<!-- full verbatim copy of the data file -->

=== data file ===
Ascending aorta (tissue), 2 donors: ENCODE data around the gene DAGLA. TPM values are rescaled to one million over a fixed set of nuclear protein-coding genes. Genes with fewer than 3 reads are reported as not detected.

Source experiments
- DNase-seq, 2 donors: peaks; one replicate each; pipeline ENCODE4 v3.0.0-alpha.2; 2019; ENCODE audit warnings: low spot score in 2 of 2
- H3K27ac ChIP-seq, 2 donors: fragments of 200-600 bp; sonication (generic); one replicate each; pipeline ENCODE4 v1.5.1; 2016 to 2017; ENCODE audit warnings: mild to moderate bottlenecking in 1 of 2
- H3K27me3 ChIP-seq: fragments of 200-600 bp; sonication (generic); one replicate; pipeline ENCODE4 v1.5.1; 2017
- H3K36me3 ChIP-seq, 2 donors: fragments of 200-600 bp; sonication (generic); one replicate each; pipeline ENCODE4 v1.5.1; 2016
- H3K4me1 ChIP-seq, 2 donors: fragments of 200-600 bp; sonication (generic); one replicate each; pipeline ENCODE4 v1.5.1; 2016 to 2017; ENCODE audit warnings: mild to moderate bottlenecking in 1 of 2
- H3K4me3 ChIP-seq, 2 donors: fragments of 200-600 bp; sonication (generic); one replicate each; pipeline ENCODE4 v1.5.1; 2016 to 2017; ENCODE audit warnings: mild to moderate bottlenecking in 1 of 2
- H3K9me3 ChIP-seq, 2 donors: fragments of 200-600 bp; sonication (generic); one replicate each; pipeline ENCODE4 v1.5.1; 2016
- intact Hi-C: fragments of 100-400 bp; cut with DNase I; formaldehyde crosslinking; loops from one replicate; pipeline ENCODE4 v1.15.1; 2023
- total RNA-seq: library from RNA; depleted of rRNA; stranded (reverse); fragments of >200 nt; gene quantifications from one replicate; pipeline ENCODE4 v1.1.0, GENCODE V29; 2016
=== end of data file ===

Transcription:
Ascending aorta (tissue), 2 donors: ENCODE data around the gene DAGLA. TPM values are rescaled to one million over a fixed set of nuclear protein-coding genes. Genes with fewer than 3 reads are reported as not detected.

Source experiments
- DNase-seq, 2 donors: peaks; one replicate each; pipeline ENCODE4 v3.0.0-alpha.2; 2019; ENCODE audit warnings: low spot score in 2 of 2
- H3K27ac ChIP-seq, 2 donors: fragments of 200-600 bp; sonication (generic); one replicate each; pipeline ENCODE4 v1.5.1; 2016 to 2017; ENCODE audit warnings: mild to moderate bottlenecking in 1 of 2
- H3K27me3 ChIP-seq: fragments of 200-600 bp; sonication (generic); one replicate; pipeline ENCODE4 v1.5.1; 2017
- H3K36me3 ChIP-seq, 2 donors: fragments of 200-600 bp; sonication (generic); one replicate each; pipeline ENCODE4 v1.5.1; 2016
- H3K4me1 ChIP-seq, 2 donors: fragments of 200-600 bp; sonication (generic); one replicate each; pipeline ENCODE4 v1.5.1; 2016 to 2017; ENCODE audit warnings: mild to moderate bottlenecking in 1 of 2
- H3K4me3 ChIP-seq, 2 donors: fragments of 200-600 bp; sonication (generic); one replicate each; pipeline ENCODE4 v1.5.1; 2016 to 2017; ENCODE audit warnings: mild to moderate bottlenecking in 1 of 2
- H3K9me3 ChIP-seq, 2 donors: fragments of 200-600 bp; sonication (generic); one replicate each; pipeline ENCODE4 v1.5.1; 2016
- intact Hi-C: fragments of 100-400 bp; cut with DNase I; formaldehyde crosslinking; loops from one replicate; pipeline ENCODE4 v1.15.1; 2023
- total RNA-seq: library from RNA; depleted of rRNA; stranded (reverse); fragments of >200 nt; gene quantifications from one replicate; pipeline ENCODE4 v1.1.0, GENCODE V29; 2016